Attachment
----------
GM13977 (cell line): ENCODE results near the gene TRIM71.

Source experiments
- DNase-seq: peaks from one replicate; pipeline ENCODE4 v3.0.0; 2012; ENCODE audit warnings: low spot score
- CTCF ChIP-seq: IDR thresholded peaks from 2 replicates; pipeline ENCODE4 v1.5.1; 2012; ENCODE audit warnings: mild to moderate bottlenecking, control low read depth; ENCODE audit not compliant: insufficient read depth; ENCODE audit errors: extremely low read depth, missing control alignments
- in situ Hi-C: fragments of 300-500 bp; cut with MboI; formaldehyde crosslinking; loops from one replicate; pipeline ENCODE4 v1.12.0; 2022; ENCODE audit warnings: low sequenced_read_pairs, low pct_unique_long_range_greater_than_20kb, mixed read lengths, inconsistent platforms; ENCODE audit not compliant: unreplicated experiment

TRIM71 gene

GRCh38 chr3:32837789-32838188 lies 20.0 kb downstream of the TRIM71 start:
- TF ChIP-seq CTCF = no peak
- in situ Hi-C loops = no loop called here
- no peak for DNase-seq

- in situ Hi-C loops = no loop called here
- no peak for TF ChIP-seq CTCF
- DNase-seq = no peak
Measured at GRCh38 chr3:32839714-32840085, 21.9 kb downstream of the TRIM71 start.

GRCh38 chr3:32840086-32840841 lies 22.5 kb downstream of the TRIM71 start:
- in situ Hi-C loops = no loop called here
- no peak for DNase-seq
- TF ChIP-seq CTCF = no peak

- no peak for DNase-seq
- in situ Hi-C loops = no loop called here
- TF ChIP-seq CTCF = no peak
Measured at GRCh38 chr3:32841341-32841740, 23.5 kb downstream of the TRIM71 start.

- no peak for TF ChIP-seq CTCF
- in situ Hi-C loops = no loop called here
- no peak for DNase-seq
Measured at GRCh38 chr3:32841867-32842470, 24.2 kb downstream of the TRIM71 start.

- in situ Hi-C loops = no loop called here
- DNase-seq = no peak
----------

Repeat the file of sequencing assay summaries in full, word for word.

GM13977 (cell line): ENCODE results near the gene TRIM71.

Source experiments
- DNase-seq: peaks from one replicate; pipeline ENCODE4 v3.0.0; 2012; ENCODE audit warnings: low spot score
- CTCF ChIP-seq: IDR thresholded peaks from 2 replicates; pipeline ENCODE4 v1.5.1; 2012; ENCODE audit warnings: mild to moderate bottlenecking, control low read depth; ENCODE audit not compliant: insufficient read depth; ENCODE audit errors: extremely low read depth, missing control alignments
- in situ Hi-C: fragments of 300-500 bp; cut with MboI; formaldehyde crosslinking; loops from one replicate; pipeline ENCODE4 v1.12.0; 2022; ENCODE audit warnings: low sequenced_read_pairs, low pct_unique_long_range_greater_than_20kb, mixed read lengths, inconsistent platforms; ENCODE audit not compliant: unreplicated experiment

TRIM71 gene

GRCh38 chr3:32837789-32838188 lies 20.0 kb downstream of the TRIM71 start:
- TF ChIP-seq CTCF = no peak
- in situ Hi-C loops = no loop called here
- no peak for DNase-seq

- in situ Hi-C loops = no loop called here
- no peak for TF ChIP-seq CTCF
- DNase-seq = no peak
Measured at GRCh38 chr3:32839714-32840085, 21.9 kb downstream of the TRIM71 start.

GRCh38 chr3:32840086-32840841 lies 22.5 kb downstream of the TRIM71 start:
- in situ Hi-C loops = no loop called here
- no peak for DNase-seq
- TF ChIP-seq CTCF = no peak

- no peak for DNase-seq
- in situ Hi-C loops = no loop called here
- TF ChIP-seq CTCF = no peak
Measured at GRCh38 chr3:32841341-32841740, 23.5 kb downstream of the TRIM71 start.

- no peak for TF ChIP-seq CTCF
- in situ Hi-C loops = no loop called here
- no peak for DNase-seq
Measured at GRCh38 chr3:32841867-32842470, 24.2 kb downstream of the TRIM71 start.

- in situ Hi-C loops = no loop called here
- DNase-seq = no peak